Her journey has been a long one: Severely disabled as a baby in Uganda because of a stroke brought on by malaria. Abandoned by her birth family. Adopted at age 5 by an American woman volunteering in Africa. 

But for Mikisa, the fog of debilitating epilepsy is lifting and she’s on the road to a childhood her American parents have fought so hard for her to have.

“I was very aware of her challenges when I adopted her,” says her mother, Christina. “Mikisa was so malnourished when I met her. She has epilepsy, most likely caused by the stroke she had as an infant. She was non-verbal, couldn’t walk and was having severe seizures daily. All of that delayed her development greatly.”

Christina got married soon after returning home to Charlotte with Mikisa, and a year later she and her husband had a baby girl, making their family an even four. 

Mikisa continued struggling with epilepsy, and her parents continued to hear from doctors that nothing could be done for their little girl. The only option, they heard, was medication to keep her comfortable. 

“Those answers weren’t good enough. We wanted more for her,” Christina says. “So we kept looking.” 

After seeing Kate Van Poppel, MD, a pediatric neurologist with Carolinas HealthCare System, the family was presented with a radical surgical option: separating the hemispheres of their child’s brain. 

“This was the first time someone had mentioned brain surgery, so we were skeptical,” says Christina.  “And scared.”

The couple met with pediatric neurosurgeon Mark Van Poppel, MD, from Levine Children’s Hospital. Dr. Van Poppel – incidentally, married to Dr. Kate Van Poppel – specializes in pediatric neurosurgery and determined quickly that Mikisa was a perfect surgical candidate. 

“A hemispherectomy is a fairly rare and very involved surgery, and one not commonly performed here in Charlotte,” he says. “I was confident Mikisa would respond well to this treatment. It requires a well-trained pediatric neurologist, a pediatric neurosurgeon and a pediatric epilepsy team (which we now have in Charlotte) working together.”

The team performed the surgery shortly before Mikasa turned 9. “It was very scary. It took five and a half hours,” Christina recalls. “Dr. Van Poppel was great about communicating during those long hours. He had the nurse call every hour and give us an update.”

With the surgery behind them, the family knew they were in for a long recovery. But soon, Mikisa began showing signs of improvement. 

“She was back on her feet and walking after four weeks,” Christina says. 

And now? She’s running and jumping, and her mom reports that although she still has severe hearing loss, she’s making up for lost time developmentally.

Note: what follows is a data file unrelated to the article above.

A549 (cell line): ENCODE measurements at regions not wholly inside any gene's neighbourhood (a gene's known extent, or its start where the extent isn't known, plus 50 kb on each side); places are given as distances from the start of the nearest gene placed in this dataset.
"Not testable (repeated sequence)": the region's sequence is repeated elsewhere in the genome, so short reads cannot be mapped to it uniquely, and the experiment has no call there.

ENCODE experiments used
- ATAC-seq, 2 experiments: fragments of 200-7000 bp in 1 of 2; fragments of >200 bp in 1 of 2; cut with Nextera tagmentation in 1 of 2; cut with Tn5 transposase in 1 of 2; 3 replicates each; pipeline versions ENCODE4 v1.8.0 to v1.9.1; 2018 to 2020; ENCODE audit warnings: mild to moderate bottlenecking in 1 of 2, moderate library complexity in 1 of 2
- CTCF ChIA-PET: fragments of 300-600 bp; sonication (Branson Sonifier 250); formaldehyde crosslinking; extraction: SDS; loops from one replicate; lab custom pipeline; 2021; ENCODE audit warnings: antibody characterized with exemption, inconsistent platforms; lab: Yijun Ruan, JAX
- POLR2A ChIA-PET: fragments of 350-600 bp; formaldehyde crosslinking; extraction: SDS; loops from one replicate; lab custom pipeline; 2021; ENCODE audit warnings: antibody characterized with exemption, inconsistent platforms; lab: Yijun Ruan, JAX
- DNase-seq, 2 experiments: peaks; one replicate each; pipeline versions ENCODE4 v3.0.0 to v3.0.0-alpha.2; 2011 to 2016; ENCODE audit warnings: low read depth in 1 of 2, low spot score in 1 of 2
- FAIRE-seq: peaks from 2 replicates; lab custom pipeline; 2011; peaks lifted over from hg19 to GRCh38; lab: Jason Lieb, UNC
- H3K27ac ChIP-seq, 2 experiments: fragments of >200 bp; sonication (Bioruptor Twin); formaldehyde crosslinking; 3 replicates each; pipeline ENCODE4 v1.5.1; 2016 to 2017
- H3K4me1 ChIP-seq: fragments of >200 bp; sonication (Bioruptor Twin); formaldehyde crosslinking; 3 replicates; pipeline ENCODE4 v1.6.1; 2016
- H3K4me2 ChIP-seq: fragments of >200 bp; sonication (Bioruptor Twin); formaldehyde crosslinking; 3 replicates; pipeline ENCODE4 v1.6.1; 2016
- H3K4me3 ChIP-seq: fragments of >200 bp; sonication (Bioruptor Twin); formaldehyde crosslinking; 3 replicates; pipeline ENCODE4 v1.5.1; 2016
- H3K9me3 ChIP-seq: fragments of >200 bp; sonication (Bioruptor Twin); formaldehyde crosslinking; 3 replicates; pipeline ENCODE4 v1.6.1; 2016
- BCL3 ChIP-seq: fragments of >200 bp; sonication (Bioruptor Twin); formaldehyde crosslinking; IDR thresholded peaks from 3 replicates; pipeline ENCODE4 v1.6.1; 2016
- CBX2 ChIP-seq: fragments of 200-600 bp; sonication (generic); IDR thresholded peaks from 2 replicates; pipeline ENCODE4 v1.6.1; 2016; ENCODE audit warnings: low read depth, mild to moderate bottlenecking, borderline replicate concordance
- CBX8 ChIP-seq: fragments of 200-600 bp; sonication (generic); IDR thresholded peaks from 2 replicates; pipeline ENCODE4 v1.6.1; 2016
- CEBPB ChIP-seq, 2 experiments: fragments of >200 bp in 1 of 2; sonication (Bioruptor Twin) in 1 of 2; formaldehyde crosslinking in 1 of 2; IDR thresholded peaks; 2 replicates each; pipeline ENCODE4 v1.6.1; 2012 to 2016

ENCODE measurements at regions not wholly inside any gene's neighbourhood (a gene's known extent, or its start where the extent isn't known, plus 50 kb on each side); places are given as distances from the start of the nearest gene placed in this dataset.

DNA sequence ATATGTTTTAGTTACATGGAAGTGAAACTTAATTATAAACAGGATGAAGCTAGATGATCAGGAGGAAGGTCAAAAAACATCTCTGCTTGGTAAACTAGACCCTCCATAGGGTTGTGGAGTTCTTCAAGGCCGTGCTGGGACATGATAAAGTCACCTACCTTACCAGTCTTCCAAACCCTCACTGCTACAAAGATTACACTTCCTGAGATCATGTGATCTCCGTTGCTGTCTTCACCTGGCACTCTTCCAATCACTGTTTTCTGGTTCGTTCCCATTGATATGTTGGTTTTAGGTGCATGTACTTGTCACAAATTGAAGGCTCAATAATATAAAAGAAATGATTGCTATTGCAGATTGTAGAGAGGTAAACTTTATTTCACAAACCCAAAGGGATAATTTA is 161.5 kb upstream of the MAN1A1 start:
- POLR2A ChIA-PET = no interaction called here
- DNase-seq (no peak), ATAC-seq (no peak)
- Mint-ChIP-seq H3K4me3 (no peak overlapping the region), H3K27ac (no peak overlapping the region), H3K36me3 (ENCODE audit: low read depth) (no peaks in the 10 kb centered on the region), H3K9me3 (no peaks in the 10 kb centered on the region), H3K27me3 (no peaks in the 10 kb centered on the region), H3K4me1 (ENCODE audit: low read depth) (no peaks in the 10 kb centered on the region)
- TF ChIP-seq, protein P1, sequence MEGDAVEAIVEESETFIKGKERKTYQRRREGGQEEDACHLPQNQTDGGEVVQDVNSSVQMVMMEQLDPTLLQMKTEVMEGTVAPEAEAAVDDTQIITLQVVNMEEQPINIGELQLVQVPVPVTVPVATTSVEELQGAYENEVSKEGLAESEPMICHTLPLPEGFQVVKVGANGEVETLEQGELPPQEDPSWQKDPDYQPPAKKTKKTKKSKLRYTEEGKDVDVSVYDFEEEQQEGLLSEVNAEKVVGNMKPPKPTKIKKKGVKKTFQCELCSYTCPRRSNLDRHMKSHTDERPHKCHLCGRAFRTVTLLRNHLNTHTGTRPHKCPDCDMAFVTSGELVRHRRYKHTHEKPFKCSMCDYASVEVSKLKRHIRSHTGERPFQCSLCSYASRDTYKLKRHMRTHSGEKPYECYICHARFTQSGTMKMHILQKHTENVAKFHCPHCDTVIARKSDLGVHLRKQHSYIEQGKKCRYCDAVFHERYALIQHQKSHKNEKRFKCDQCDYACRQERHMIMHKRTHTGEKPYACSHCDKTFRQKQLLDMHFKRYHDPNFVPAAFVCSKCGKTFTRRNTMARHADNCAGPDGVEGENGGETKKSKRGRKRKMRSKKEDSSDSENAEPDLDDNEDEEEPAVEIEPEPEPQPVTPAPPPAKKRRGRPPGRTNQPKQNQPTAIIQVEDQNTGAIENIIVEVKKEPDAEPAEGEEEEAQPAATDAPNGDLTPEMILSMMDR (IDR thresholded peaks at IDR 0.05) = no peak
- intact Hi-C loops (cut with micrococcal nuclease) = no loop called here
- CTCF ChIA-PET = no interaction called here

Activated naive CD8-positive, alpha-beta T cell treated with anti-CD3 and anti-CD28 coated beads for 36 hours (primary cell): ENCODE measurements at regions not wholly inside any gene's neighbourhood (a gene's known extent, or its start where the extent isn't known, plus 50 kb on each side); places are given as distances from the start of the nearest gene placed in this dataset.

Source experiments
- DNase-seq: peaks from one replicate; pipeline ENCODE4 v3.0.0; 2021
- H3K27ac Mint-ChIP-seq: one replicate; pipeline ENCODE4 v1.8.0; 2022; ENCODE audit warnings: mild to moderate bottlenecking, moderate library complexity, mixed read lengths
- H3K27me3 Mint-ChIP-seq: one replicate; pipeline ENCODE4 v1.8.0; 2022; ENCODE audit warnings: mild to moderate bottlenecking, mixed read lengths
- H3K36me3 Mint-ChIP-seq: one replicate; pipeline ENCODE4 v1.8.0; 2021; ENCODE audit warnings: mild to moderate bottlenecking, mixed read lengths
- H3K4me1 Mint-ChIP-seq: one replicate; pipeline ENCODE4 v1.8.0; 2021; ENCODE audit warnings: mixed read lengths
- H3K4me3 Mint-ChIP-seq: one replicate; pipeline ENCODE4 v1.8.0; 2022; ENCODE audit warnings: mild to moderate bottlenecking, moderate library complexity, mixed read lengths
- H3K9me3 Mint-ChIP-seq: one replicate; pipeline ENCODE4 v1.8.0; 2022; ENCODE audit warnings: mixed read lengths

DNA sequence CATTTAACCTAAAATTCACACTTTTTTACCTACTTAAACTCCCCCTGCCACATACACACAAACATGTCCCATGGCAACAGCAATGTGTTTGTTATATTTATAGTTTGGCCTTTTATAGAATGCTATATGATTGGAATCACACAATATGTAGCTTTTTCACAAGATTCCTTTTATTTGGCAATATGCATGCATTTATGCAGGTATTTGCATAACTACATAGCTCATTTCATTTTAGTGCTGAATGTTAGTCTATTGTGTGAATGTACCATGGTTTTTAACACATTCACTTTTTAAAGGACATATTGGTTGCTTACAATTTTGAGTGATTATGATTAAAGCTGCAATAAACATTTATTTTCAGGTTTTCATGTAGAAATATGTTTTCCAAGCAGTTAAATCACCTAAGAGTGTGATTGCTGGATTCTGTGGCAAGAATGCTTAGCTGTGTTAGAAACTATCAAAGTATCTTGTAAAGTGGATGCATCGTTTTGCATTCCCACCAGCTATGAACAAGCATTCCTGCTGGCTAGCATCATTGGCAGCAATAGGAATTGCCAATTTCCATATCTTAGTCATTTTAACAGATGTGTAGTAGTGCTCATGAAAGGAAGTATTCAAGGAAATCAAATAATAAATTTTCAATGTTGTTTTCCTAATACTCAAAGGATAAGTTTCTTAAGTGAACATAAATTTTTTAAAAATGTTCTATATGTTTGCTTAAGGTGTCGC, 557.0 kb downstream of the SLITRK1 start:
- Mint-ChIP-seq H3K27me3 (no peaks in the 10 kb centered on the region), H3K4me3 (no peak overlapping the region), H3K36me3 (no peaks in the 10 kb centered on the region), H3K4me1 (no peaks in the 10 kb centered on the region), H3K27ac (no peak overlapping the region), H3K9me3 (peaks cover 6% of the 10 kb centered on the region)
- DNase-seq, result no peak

“What the doctors gave us was a fresh start for Mikisa – a re-set button,” Christina says. “We now have hope. We don’t know what the future will hold and whether she will ever be fully independent. But this provides so much more opportunity for her.”

Mikisa’s speech is improving steadily and she continues to make developmental gains. Her doctors say they’re optimistic about her future. “She’s already made huge gains since surgery and is seizure free,” Dr. Mark Van Poppel says. 

Mom Christina puts it more simply: “She is so full of joy.”


“She made it to the cross country state finals just 5 months after her surgery.”

Madison was born with the heart of an athlete. A runner since elementary school, she joined her school’s cross country team in eighth grade and has been hitting the pavement ever since.

She was also born with scoliosis, a moderate curve in her spine that became more severe as she grew during adolescence. 

“Aside from the obvious curvature, Madison noticed it was getting harder to sit all day in the chairs at school,” says her mom, Lynne. “She noticed that her posture was also making it more difficult for her to maintain proper form when she ran.” 

Eventually, the scoliosis began making it tough for Madison to find clothes that fit properly – a significant problem for anyone, but especially challenging for a teenager. 

By high school,  Madison’s spinal curve had worsened to 65 degrees. (Anyone whose spine measures more than 50 degrees on an X-ray is a candidate for spinal surgery.) Madison and her mom did a lot of research before meeting with Levine Children’s Hospital’s Kelly VanderHave, MD, pediatric orthopedic surgeon, so they were prepared for a discussion of the risks and benefits of surgery. 

At Levine Children’s Hospital, a team of surgeons, anesthesiologists and child life specialists prepare each patient for surgery. “On the day of Madison’s pre-op appointment, we met with ‘the Caitlins,’ as Madison likes to call them,” Lynne says. “One is a child life specialist, and the other is a nurse from one-day surgery, who had experienced this same surgery herself. They were both phenomenal in helping to decrease Madison’s anxiety – and mine!”